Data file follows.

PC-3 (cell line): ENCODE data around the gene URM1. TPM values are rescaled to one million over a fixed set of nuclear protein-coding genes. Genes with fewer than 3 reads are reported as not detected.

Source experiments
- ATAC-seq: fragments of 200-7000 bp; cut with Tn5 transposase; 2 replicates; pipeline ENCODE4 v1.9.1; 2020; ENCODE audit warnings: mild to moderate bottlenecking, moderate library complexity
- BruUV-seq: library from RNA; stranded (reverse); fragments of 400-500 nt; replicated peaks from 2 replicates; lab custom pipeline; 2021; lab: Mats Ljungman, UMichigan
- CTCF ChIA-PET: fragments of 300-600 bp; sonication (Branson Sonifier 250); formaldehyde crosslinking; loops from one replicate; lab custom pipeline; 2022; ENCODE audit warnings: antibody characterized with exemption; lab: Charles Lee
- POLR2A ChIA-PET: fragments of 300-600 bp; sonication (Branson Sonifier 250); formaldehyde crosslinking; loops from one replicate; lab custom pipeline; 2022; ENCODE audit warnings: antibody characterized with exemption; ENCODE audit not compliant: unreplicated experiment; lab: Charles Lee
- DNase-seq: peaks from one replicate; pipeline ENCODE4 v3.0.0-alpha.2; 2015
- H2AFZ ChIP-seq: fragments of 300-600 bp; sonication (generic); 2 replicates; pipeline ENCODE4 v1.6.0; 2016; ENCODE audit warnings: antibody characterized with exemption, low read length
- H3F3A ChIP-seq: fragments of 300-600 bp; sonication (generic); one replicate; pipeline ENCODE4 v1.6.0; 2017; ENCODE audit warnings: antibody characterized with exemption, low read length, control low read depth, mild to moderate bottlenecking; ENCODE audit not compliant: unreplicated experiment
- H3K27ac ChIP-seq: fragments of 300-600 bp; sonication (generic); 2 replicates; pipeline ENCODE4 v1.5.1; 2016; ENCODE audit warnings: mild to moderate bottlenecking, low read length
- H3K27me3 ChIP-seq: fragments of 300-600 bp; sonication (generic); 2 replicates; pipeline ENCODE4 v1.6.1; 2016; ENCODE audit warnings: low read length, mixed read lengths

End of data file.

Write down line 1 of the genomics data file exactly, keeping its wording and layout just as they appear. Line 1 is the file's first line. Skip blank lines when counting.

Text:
PC-3 (cell line): ENCODE data around the gene URM1. TPM values are rescaled to one million over a fixed set of nuclear protein-coding genes. Genes with fewer than 3 reads are reported as not detected.